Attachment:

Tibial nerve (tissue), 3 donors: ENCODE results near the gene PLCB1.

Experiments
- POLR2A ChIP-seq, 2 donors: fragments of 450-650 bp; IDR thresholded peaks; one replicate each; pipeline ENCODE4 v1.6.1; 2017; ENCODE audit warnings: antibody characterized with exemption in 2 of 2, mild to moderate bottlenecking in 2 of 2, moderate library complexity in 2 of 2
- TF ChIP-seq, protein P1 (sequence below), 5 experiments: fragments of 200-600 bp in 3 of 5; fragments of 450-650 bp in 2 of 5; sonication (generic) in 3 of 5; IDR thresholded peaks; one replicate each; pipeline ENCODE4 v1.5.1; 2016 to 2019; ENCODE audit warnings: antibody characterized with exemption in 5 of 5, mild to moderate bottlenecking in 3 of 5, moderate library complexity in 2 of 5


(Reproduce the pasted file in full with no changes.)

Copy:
Tibial nerve (tissue), 3 donors: ENCODE results near the gene PLCB1.

Experiments
- POLR2A ChIP-seq, 2 donors: fragments of 450-650 bp; IDR thresholded peaks; one replicate each; pipeline ENCODE4 v1.6.1; 2017; ENCODE audit warnings: antibody characterized with exemption in 2 of 2, mild to moderate bottlenecking in 2 of 2, moderate library complexity in 2 of 2
- TF ChIP-seq, protein P1 (sequence below), 5 experiments: fragments of 200-600 bp in 3 of 5; fragments of 450-650 bp in 2 of 5; sonication (generic) in 3 of 5; IDR thresholded peaks; one replicate each; pipeline ENCODE4 v1.5.1; 2016 to 2019; ENCODE audit warnings: antibody characterized with exemption in 5 of 5, mild to moderate bottlenecking in 3 of 5, moderate library complexity in 2 of 5